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Functional Analysis of Spotted Sandpiper (Actitis Macularia) Song

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Spotted sandpipers, Actitis macularia, were presented with a series of experimental tape playbacks in a natural situation in order to ascertain functional components of their song. Visible responses of individuals were used as the criterion of a given tape's ability to elicit an aggressive or reproductive response. Tapes are listed in order of response eliciting strength: normal; 3 X interval, io-note; 4.00 kHz filtered; 3 X interval, 7-note; 3.15 kHz filtered tape; and backward. Lack of response to backward tape playbacks shows that figure integrity (proper temporal ordering of frequencies) is an essential feature for song recognition in spotted sandpipers. Songs with lengthened internote intervals or decreased numbers of notes elicited fewer responses than the normal tape; however, merely increasing internote intervals decreased responses very little. This indicates that number of notes and/or sequence length is important in stimulating aggressive motivation in spotted sandpipers. Response to both the 3.15 and 4.00 kHz filtered tapes indicates that lower frequencies are essential to elicit aggression. Responses indicative of low aggressive arousal were evoked by these tapes. There was somewhat higher response to the 4.00 kHz filtered tape to the 3.15 kHz filtered tape, probably due to emphasis on the higher frequencies in the former.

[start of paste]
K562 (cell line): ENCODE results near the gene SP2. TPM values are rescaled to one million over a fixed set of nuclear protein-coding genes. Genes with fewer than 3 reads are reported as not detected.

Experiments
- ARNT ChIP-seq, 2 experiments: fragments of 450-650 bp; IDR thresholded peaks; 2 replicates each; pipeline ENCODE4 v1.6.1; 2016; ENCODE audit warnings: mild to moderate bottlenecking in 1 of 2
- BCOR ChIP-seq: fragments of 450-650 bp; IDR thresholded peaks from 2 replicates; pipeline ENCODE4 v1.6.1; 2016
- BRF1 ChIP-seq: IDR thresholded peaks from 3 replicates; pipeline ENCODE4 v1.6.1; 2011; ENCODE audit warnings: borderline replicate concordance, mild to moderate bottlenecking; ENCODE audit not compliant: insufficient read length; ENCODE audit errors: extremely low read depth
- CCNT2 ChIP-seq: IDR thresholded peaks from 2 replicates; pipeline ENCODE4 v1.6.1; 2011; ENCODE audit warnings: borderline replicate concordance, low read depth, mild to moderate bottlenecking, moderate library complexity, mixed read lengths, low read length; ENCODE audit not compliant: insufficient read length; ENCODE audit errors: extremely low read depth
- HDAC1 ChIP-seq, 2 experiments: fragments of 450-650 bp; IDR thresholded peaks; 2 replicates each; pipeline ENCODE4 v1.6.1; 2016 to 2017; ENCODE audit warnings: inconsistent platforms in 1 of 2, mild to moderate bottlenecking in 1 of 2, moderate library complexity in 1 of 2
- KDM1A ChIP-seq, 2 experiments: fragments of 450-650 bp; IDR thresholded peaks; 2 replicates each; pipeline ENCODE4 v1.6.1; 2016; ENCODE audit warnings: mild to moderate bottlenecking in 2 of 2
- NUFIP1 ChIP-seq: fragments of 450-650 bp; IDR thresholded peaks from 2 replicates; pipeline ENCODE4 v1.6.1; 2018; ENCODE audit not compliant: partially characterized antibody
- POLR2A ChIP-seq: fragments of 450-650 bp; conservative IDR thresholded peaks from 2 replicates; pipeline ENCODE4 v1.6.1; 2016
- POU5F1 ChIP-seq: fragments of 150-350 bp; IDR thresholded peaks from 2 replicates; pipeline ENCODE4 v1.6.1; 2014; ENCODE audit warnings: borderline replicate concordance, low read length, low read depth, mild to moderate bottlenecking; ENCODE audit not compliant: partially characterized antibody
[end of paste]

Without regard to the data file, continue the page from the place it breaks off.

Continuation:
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Affiliations: 1: Department of Biology, University of North Dakota, Grand Forks, North Dakota, U.S.A.


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